Mary Raines photo 2

Trousdale County Elementary School media specialist Mary Raines, the 2021-2022 Trousdale County Elementary Teacher of the Year, was selected to be on this year’s Governor’s Early Literacy Foundation Educator Advisory Council.

Trousdale County Elementary School media specialist Mary Raines was recently selected to be on this year’s Educator Advisory Council (EAC) as selected by the Governor’s Early Literacy Foundation (GELF).

Raines is one of 28 teachers representing 19 school districts across the state, in addition to three charter schools in Memphis and Nashville, who were chosen to help the GELF determine the best resources for the K-3 Home Library program to help meet the summer literacy needs of students throughout Tennessee.

“This is a really great program that will benefit our students,” said Raines. “(The GELF) took applications and went through them one by one and chose 28 (to be on the EAC). The formatting of the application process included all of Tennessee. So, it wasn’t just centralized in Middle Tennessee.

“The council has a good mix. They’ve got reading interventionists, teachers, district specialists, and coordinators from district offices. So, they really have a good mixture across the board.”

Trousdale County Elementary School Principal Demetrice Badru added, “There were more than 60 applicants that applied, and 28 were chosen. Mrs. Raines is an integral part of the reading program here, especially with early literacy. She takes care of different programs where she receives free books and inputs that data. I can definitely see how she would be chosen (for the EAC). She would be a natural selection.”

The need for a K-3 Home Library program for students developed after test scores on the Tennessee Comprehensive Assessment Program (TCAP) determined that only 35% of Tennessee third-graders were able to read proficiently.

“With the early literacy law, students who are in third grade now must be proficient on this year’s TCAP test in order to advance to the fourth grade,” said Badru. “With that, there are other factors that come into play, but if they are not successful, then they may enroll in summer learning bridge camp and achieve 90% attendance. They may retake the TCAP and earn a proficient score. They may be promoted to the fourth grade, but they have to participate in after-school tutoring for the entire fourth-grade year. With that, they must participate in one of the mentioned options, or they will be retained, which means they will have to repeat the third grade. There are very limited exceptions to the law.”

According to the Governor’s Early Literacy Foundation, the primary responsibility of the EAC is to select the books that Tennessee students and teachers will receive in the mail for the summer of 2023 as part of its K-3 Home Library program. The GELF, together with Scholastic, mails high-quality, age-appropriate books to kindergarten through third-grade students and teachers to help prevent learning loss and support student learning at home during summer break.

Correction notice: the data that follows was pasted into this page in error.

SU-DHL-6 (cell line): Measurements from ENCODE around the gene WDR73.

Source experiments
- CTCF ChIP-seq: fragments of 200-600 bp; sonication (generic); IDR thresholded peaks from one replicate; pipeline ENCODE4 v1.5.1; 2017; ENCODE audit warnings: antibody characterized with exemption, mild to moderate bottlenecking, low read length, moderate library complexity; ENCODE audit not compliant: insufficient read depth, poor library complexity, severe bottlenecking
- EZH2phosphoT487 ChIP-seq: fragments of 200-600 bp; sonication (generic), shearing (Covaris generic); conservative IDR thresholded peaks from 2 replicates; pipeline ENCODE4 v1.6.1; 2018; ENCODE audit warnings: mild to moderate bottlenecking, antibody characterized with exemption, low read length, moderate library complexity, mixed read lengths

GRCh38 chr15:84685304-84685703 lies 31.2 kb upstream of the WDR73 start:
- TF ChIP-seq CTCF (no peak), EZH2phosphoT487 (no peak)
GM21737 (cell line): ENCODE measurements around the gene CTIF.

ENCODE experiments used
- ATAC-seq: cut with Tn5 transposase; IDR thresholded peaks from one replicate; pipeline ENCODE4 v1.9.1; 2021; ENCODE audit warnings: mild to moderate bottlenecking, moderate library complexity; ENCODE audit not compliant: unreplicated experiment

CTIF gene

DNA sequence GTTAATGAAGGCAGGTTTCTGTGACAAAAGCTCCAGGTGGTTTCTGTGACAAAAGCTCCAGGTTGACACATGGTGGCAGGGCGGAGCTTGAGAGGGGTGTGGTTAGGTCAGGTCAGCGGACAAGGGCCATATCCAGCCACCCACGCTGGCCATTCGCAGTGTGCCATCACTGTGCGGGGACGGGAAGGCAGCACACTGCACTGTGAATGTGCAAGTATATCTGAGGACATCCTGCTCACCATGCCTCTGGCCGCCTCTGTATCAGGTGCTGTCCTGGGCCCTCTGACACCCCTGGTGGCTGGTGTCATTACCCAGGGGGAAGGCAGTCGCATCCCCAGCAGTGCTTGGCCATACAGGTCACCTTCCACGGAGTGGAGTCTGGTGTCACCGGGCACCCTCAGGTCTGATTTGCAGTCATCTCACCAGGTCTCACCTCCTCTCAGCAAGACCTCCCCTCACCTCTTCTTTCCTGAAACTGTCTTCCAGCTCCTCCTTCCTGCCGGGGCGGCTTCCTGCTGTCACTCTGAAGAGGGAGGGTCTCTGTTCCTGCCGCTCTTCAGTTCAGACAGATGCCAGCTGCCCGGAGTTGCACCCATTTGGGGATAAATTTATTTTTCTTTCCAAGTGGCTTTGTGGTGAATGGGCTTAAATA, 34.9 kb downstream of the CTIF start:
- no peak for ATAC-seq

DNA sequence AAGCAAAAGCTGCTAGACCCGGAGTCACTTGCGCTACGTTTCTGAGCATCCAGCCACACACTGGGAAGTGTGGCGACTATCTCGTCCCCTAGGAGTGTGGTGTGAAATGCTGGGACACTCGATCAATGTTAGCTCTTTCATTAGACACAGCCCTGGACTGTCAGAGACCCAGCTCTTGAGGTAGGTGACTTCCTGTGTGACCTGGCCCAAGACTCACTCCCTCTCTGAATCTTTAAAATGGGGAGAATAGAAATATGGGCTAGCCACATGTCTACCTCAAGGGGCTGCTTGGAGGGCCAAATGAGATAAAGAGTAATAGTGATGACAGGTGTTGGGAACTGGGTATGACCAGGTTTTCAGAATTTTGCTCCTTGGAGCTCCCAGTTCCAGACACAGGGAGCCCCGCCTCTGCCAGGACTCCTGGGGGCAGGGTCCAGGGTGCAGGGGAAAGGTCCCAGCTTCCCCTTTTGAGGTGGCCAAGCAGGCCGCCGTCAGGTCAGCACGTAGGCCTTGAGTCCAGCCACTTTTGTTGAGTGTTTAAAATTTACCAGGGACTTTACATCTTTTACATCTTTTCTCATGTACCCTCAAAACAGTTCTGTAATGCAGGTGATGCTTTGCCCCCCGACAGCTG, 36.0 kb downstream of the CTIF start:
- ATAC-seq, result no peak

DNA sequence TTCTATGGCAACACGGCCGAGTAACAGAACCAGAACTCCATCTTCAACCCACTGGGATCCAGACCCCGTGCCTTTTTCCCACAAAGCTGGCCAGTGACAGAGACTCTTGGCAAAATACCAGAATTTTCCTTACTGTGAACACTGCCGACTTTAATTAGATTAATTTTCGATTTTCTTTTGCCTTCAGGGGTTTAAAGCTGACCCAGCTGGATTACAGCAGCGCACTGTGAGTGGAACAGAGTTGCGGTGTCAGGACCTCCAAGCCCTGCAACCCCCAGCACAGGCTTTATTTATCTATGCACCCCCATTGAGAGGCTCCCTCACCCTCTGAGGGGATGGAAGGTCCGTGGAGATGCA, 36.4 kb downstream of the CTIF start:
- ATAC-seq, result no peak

“By having Mrs. Raines on the council, she can help select high-quality, grade-level texts that actually help children read better so that fewer students are retained,” said wTrousdale County Director of Schools Clint Satterfield. “Having somebody from a school district that’s been successful ... I think their voice may have more weight.”

Raines added, “We had our first meeting, and what they explained is that we will be going through the box of books that we received. We are looking to see if the books fit our students, or if they don’t fit our students. We are looking for high-quality books that are going to engage (the students) and push them to bridge that learning gap. That means the kids have to be able to relate to the books, or they will not read them. Then, it will become a chore. My focus group is on the rising second grade, so I’m looking for books that will push them up to the second-grade level.”

Since the EAC’s function is to evaluate books for the K-3 Home Library program, each member of the council will provide feedback so that the books that are chosen will be age-appropriate and relevant to all students across the state, instill in them a love of reading, and meet early-literacy goals.

“We get the same books,” said Raines. “That way we can all form an opinion on everything, and it’s not just one person saying, ‘We need this book.’ It is a collection of people saying yes to this book, no to that book, or maybe to another.

“The goal of early literacy is to catch students before they get to the higher grades and get too far behind. It is much harder to catch up the farther behind you get. So, they’re trying to take the pressure off of students by meeting those early literacy goals. They’re trying to prevent students from becoming frustrated. We don’t want students to hate reading because reading is a foundational skill.”

Raines, and other council members, will serve on the EAC for the duration of the 2022-2023 school year. Applications will be available for Tennessee teachers to apply for next year’s EAC in the spring.

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